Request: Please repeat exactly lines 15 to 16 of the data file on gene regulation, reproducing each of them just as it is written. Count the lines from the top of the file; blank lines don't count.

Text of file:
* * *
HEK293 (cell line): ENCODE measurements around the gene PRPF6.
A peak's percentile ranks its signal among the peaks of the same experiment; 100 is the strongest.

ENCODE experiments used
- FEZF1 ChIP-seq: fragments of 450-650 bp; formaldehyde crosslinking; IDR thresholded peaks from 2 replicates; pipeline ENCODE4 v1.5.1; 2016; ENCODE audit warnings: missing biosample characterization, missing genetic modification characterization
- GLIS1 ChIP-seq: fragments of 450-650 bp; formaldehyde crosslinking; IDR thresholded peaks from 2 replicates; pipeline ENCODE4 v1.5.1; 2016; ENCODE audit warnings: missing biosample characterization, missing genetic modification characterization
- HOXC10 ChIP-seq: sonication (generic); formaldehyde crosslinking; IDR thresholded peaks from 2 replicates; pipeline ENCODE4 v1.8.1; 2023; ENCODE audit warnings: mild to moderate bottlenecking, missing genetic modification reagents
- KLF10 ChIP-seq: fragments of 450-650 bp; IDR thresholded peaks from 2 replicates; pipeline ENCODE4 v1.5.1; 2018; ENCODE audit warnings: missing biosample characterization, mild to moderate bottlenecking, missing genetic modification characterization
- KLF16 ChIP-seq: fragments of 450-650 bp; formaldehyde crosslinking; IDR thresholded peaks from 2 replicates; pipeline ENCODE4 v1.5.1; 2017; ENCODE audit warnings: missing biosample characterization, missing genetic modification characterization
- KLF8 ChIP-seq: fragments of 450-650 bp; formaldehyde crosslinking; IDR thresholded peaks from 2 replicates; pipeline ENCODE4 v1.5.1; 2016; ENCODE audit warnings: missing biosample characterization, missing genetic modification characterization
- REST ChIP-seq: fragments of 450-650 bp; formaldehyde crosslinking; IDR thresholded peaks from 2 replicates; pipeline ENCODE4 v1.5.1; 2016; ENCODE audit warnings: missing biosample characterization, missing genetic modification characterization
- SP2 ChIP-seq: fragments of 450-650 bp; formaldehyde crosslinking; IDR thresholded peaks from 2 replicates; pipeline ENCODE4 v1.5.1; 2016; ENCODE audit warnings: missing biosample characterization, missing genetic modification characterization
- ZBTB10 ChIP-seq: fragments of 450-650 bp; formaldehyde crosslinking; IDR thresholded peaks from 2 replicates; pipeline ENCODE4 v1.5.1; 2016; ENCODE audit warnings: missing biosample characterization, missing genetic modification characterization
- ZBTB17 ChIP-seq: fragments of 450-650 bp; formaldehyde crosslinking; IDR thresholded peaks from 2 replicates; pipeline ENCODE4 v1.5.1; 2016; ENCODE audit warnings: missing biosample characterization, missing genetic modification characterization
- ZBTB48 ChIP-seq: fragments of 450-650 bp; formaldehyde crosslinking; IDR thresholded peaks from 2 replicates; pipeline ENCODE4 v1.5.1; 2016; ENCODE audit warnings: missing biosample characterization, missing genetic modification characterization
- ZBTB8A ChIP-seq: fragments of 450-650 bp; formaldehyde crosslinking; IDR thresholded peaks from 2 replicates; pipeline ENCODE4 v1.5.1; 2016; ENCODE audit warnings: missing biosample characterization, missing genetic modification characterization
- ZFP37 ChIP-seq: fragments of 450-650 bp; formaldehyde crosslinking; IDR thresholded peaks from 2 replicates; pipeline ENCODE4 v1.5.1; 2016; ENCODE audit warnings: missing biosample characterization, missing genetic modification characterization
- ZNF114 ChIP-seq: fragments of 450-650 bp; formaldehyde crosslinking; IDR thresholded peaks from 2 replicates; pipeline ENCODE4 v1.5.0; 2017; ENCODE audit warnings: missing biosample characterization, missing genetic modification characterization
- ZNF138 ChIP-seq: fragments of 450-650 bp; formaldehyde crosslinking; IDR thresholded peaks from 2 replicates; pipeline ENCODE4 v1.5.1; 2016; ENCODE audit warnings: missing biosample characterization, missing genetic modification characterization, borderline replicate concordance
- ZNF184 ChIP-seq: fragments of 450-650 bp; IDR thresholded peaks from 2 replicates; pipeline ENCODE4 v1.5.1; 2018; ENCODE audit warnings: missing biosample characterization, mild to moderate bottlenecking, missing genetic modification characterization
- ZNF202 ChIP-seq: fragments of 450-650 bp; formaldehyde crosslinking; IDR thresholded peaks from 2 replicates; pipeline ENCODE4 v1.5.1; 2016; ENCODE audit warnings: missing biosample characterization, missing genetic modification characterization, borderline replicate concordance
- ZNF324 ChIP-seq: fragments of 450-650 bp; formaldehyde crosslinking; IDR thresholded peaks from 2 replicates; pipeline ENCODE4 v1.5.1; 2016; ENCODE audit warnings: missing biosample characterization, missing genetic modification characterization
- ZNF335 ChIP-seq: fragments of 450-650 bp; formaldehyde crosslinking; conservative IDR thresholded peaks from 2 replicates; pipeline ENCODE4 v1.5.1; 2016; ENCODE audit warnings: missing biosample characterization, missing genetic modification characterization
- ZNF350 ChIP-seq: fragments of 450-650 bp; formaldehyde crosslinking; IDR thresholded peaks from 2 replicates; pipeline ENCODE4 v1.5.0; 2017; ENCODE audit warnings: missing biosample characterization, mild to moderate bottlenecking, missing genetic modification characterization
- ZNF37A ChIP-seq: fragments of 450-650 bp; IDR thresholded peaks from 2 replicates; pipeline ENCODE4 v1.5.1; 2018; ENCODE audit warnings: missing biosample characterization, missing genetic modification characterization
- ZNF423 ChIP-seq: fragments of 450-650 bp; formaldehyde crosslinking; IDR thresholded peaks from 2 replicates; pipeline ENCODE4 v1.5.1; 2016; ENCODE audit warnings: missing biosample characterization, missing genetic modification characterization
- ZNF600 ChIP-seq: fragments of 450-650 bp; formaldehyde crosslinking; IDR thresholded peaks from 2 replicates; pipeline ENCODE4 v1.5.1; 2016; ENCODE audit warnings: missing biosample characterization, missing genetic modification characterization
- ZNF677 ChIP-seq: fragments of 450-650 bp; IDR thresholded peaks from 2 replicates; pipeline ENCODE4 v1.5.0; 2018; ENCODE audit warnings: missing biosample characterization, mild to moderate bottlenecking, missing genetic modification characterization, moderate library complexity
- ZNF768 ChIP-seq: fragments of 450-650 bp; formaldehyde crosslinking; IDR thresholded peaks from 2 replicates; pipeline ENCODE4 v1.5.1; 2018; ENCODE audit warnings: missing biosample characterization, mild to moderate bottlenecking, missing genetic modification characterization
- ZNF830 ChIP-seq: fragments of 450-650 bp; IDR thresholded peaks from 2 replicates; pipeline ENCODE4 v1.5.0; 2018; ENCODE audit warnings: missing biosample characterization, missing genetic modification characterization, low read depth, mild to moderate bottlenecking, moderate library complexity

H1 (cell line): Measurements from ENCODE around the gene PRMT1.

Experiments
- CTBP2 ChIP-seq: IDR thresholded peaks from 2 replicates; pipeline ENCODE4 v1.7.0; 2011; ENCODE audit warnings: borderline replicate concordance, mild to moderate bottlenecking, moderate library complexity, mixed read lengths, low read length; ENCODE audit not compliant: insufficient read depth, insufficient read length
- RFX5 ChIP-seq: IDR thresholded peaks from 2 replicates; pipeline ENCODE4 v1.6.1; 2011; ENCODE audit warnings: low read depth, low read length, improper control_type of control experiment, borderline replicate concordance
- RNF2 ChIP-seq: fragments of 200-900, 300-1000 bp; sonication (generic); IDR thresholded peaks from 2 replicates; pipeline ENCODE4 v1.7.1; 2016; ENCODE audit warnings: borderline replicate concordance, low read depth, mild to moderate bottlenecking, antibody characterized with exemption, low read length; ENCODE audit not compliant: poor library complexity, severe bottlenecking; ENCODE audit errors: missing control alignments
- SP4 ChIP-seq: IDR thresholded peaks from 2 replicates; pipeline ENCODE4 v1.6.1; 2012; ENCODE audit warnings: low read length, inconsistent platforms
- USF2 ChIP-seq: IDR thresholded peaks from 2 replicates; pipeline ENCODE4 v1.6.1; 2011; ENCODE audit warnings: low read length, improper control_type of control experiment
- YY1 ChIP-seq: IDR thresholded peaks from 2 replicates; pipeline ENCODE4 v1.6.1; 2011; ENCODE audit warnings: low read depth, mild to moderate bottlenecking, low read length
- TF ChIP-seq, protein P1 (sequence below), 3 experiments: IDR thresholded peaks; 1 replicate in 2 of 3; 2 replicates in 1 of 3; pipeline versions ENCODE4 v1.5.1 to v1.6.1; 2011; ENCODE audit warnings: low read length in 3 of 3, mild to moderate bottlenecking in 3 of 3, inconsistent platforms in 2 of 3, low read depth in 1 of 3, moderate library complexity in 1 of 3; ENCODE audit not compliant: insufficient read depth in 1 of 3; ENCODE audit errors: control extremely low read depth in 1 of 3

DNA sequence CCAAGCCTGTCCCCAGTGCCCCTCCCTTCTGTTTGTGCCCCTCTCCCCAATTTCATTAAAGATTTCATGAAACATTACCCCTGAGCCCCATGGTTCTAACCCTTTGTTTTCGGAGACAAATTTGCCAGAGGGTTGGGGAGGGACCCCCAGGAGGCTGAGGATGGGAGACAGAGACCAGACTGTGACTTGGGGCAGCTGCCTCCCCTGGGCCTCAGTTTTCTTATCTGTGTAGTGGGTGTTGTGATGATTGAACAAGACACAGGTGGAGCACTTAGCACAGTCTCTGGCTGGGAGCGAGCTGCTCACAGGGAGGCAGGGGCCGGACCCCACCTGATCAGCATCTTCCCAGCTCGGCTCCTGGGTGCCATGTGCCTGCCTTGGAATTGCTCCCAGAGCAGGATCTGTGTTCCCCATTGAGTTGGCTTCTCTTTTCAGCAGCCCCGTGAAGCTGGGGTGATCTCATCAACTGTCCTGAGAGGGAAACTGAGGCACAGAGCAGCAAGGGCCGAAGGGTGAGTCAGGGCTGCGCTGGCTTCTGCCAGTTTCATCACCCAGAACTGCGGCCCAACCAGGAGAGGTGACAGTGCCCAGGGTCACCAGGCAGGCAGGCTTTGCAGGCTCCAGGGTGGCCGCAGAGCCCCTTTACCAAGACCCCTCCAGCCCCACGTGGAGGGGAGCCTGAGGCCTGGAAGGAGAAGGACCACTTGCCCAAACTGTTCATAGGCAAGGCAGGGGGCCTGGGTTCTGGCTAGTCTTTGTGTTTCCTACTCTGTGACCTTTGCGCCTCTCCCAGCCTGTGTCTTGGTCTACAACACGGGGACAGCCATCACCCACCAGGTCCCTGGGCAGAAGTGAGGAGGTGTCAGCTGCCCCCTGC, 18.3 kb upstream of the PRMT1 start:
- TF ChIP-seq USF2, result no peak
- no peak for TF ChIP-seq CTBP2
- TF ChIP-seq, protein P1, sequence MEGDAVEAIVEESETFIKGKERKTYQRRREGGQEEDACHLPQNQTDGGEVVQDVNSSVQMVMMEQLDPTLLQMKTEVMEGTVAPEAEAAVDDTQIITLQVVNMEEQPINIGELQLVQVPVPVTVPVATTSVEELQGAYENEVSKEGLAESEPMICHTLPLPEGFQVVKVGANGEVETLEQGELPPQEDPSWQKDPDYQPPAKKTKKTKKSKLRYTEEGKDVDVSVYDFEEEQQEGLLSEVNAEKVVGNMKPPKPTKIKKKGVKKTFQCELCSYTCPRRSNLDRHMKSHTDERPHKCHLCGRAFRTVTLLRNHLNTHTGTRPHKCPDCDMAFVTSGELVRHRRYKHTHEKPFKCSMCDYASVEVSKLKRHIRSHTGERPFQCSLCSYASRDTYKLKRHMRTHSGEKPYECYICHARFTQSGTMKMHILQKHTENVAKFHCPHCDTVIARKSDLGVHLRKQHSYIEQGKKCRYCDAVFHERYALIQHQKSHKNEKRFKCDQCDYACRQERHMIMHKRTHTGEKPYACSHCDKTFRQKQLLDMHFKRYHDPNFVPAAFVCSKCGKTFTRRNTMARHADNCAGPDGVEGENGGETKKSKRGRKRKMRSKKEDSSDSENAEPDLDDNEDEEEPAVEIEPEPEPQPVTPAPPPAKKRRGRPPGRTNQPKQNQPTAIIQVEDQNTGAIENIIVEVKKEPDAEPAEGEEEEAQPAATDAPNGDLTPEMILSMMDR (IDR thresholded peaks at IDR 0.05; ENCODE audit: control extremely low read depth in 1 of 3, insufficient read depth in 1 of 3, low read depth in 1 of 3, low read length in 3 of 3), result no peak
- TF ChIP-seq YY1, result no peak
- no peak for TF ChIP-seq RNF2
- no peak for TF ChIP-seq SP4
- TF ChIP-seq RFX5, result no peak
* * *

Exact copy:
- ZBTB8A ChIP-seq: fragments of 450-650 bp; formaldehyde crosslinking; IDR thresholded peaks from 2 replicates; pipeline ENCODE4 v1.5.1; 2016; ENCODE audit warnings: missing biosample characterization, missing genetic modification characterization
- ZFP37 ChIP-seq: fragments of 450-650 bp; formaldehyde crosslinking; IDR thresholded peaks from 2 replicates; pipeline ENCODE4 v1.5.1; 2016; ENCODE audit warnings: missing biosample characterization, missing genetic modification characterization